A consulting covering letter must show that you have thought about the job and know about the organisation, and should briefly outline the qualities that make you the perfect candidate. In your cover letter, Roland Berger advises its applicants, you should explain 'what makes you our next consultant'. Remember, for many consultancies, such as Credo, which do not ask for an application form, your covering letter is the first impression you will make and formatting the letter properly is essential.
Here are our seven top tips for writing a covering letter that will get you noticed (in a good way):
1. Make your covering letter memorable and to the point. Memorable means that recruiters can remember key things about you by the end of the letter. It’s not about adding a shock factor statement or something kooky.
EY-Parthenon, for example, looks for candidates who are intellectually curious. Therefore, a covering letter to this firm should demonstrate your intellectual curiosity as much as possible through descriptions of your achievements, motivations and experiences (not through stating ‘I am curious’!).
2. Write a new tailor-made cover letter for each position. This avoids the risk of leaving the wrong firm or recruiter name on there! It also allows recruiters to see how motivated you are to join their particular firm instead of just any consulting firm.
3. Open with style. Get a named contact to address – most firms will provide this on their website. If in doubt, use any contact numbers provided to phone and ask. Introduce yourself and explain which position you’re applying for and where you saw it advertised.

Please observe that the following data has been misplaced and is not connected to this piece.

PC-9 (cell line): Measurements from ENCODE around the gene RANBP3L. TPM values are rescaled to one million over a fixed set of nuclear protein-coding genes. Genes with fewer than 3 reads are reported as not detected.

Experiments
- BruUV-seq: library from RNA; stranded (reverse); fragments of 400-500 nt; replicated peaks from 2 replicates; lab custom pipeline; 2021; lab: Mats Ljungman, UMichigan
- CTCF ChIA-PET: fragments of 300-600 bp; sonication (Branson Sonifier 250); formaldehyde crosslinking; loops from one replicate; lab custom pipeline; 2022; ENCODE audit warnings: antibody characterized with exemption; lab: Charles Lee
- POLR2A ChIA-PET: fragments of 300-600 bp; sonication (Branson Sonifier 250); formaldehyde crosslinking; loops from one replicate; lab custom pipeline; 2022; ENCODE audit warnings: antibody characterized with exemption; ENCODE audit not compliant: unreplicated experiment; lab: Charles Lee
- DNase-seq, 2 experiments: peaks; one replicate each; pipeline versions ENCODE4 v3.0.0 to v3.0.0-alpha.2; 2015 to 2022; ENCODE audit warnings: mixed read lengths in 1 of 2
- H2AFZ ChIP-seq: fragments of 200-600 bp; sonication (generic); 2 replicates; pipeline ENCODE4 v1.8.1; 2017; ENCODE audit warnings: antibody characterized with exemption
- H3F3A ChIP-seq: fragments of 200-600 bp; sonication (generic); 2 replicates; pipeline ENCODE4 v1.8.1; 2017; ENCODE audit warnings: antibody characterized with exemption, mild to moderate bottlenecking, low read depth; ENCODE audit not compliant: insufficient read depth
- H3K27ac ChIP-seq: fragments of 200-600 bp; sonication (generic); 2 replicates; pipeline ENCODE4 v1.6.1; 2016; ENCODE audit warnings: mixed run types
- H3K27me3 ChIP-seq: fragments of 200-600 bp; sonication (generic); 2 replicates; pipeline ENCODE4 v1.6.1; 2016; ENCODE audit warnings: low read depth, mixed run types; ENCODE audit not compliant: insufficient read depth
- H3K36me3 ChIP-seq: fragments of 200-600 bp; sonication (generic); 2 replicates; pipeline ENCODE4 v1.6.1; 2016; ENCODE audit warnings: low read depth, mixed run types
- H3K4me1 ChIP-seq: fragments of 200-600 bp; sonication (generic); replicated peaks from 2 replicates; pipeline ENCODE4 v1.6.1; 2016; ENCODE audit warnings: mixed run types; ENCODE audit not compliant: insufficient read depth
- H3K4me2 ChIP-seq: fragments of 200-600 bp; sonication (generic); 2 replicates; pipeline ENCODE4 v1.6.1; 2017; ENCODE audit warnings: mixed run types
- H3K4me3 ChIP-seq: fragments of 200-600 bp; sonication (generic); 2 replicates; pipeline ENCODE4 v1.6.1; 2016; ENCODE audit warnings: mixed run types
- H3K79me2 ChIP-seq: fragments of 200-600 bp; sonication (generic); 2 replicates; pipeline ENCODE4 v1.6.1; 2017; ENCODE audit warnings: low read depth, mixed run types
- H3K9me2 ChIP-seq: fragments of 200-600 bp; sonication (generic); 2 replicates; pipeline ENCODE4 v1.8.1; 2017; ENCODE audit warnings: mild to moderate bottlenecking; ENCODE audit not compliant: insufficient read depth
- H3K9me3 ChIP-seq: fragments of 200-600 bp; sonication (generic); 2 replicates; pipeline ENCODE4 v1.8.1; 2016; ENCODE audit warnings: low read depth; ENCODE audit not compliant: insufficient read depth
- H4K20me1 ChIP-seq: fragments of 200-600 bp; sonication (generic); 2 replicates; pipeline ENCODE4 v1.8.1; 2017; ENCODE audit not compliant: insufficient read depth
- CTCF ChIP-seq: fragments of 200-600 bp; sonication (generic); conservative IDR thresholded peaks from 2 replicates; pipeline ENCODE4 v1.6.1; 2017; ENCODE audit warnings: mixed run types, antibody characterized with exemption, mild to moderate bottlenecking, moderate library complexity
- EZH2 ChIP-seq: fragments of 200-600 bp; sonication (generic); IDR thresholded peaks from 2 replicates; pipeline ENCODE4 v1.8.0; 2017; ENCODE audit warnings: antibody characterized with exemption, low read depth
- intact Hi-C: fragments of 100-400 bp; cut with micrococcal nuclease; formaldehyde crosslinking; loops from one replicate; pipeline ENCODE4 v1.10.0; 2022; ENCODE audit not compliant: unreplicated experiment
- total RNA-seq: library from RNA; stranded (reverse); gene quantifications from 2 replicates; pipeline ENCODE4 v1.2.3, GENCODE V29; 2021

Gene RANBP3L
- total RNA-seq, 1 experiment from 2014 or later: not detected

4. Demonstrate your interest in the firm to which you’re applying. Devote a paragraph to explaining why you are interested in the job and the firm. Show you’ve done your research by referencing some of the firm’s recent projects and explaining why they interest you. If you're applying to Alfa, for example, show that you know what asset finance is.
Roland Berger puts it succinctly: you need to submit a cover letter which should make a convincing case why you want to be a part of Roland Berger – and no other consulting firm.
5. Show them why they want you. Use the next paragraph or two to explain why you’re the right candidate – but don’t just repeat the content of your CV. PwC stresses: ‘Throughout the process, we'll be looking for you to show awareness and evidence of the skills and qualities you need to succeed in our business. Wherever possible, you should be able to demonstrate and highlight how you match our requirements.’
6. End well. The closing paragraph of your letter should be strong and clear. Reaffirm your suitability for the role and your enthusiasm about the prospect of working for the employer. If you are really keen, you can add a line saying that you’ll give them a call to see how your application is progressing, but if you say it you must do it! State that you look forward to hearing from them and are happy to provide any further information they need. ‘Aim for clarity,’ says OC&C Strategy Consultants, ‘and make it easy for us to distinguish you from other applicants.’
7. Check spelling, grammar and sense very carefully. Elegant formatting won’t make up for poor spelling and grammar. Consulting recruiters will be reviewing your attention to detail and your ability to communicate in writing. Read through your covering letter out loud. This will help you identify verbose sentences that can be rewritten and will help you check the sense of your writing.